Atlanta small business owners less inclined to hire

Small and mid-sized business owners in metro Atlanta are less inclined to add staff this fall and winter than they were back in the spring, a new survey shows.

Only 18 percent of businesses here intend to add workers in the next six months, according to the biannual PNC Economic Outlook from PNC Financial Services Group. That’s down from 34 percent who planned to expand their employee base last spring. Only 10 percent said they plan to reduce staff, however.

Optimism among Atlanta business owners surveyed is down from what it was in the spring. One in five are optimistic about their own company’s prospects over the next six months, versus 24 percent in the spring, and 26 percent described themselves as pessimistic, compared to 13 percent.

The percentage of business owners looking to take out new business loans or planning to make capital investments this fall and winter is about the same as it was in spring.

The report said, “Owners’ outlooks for sales, profits and hiring for the next six months are substantially weaker than in the spring …”

Among the survey’s other findings:

— 54 percent said they are “worse off” since 2007 when the economic recession officially began. Only 23 percent said they are “better off.”

— 57 percent think action by the federal government after the November elections will aid their hiring plans, as a result of reduced regulations and less government spending.

3 comments Add your comment

History repeats

October 4th, 2012
11:51 am

During the first Great Depression (yes, this is the second), massive uncertainly plagued businesses. Constantly changing regulations from Washington, new fascist economic control programs from the FDR administration kept every business in america unsure of whether or not they would be allowed to hire, fire, raise wages, lower wages, etc. from one day to the next. As a result, we had a Depression that lasted until the end of WW2 when these failed policies finally ended and a couple million men came home to work. The freed economy and willing labor force drove an enormous expansion that went on for decades. Today we have a president who continues the failed policies of Hoover and FDR and is micromanipulating the economy in such ways that nobody is certain of the future. We have another candidate who is so bloodthirsty that the economy no longer knows if war is right around the corner or not. Neither mindset allows for the stability that an economy needs to grow and prosper.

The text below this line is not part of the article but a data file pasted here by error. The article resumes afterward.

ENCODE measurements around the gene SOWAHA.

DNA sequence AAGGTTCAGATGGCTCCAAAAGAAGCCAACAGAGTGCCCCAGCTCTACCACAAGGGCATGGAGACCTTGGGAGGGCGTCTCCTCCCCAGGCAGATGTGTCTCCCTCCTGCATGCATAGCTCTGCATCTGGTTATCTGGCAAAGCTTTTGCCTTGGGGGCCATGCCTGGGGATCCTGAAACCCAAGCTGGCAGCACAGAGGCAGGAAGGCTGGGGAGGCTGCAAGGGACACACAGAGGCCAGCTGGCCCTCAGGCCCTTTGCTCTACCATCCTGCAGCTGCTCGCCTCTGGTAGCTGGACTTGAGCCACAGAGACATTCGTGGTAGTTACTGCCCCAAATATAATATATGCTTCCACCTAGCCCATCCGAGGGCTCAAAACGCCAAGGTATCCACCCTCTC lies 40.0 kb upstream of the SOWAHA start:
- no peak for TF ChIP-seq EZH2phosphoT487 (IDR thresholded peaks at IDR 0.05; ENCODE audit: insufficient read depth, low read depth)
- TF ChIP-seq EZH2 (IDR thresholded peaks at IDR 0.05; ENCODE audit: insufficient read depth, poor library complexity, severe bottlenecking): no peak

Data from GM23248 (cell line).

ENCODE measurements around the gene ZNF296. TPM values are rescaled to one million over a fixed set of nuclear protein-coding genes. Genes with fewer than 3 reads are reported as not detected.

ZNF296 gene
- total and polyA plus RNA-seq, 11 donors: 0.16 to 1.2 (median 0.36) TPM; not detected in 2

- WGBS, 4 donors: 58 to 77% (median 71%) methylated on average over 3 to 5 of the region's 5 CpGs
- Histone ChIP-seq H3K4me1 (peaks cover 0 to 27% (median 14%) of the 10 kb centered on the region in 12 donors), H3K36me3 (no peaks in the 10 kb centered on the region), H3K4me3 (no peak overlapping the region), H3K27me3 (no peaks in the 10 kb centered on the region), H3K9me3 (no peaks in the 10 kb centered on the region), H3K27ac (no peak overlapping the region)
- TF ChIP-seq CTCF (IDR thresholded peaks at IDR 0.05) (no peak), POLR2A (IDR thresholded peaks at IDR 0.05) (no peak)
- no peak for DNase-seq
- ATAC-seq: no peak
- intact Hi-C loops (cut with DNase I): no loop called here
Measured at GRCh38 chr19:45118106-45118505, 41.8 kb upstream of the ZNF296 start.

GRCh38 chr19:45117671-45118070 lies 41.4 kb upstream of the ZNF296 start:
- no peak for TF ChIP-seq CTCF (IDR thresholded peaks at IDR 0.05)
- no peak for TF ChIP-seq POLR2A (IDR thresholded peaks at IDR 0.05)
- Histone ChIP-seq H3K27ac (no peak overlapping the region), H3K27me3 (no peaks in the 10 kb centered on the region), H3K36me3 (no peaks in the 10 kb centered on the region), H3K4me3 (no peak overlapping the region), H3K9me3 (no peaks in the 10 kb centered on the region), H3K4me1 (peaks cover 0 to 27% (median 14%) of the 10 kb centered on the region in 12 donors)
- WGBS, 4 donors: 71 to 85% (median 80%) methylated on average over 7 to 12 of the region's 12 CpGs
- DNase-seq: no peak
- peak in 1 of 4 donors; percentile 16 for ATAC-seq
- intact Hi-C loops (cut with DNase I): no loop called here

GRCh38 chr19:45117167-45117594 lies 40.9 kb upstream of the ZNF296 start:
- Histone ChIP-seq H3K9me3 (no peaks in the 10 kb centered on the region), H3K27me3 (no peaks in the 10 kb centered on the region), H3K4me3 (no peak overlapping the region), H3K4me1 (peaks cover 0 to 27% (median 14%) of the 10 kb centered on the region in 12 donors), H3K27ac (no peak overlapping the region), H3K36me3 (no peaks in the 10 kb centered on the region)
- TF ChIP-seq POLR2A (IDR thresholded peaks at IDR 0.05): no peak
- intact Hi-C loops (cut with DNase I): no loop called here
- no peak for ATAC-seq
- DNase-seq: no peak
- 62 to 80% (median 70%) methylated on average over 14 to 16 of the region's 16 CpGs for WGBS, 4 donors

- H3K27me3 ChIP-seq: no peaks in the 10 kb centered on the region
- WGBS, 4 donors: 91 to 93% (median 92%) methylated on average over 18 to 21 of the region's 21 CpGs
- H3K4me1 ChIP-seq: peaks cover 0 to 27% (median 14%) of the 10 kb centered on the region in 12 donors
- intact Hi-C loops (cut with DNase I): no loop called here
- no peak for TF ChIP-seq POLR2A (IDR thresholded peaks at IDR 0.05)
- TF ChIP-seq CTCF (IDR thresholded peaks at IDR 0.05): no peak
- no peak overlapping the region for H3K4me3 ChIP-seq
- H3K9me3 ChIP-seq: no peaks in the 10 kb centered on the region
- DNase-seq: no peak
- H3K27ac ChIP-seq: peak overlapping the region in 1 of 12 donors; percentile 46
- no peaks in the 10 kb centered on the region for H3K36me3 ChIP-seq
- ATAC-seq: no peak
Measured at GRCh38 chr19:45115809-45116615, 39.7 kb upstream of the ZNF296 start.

Finn McCool (The System isn't Broken; It's Fixed)

October 4th, 2012
3:38 pm

— 57 percent think action by the federal government after the November elections will aid their hiring plans, as a result of reduced regulations and less government spending.

Well, you don’t have to be intelligent to run a small business, do you? Demand drives capacity expansion, not what goes on in Washington or who is in the White House.

A business owner facing dwindling demand for their products isn’t going to see a resurgence in consumer demand because a regulation was rolled back or the government reduces it’s spending. In fact, if government is one of the buyers of their products, they might see further dwindling of demand.

Finn McCool (The System isn't Broken; It's Fixed)

October 4th, 2012
3:42 pm

the FDR administration kept every business in america unsure of whether or not they would be allowed to hire, fire, raise wages, lower wages, etc. from one day to the next.

Not meant to be a factual statement.

Look back at GDP. The US had reached pre-depression GDP levels by 1936 (5 years before we entered the war.) FDR screwed up after that and put in austerity measures which sent the US reeling a second time. It was WW2 that got us out of this second problem.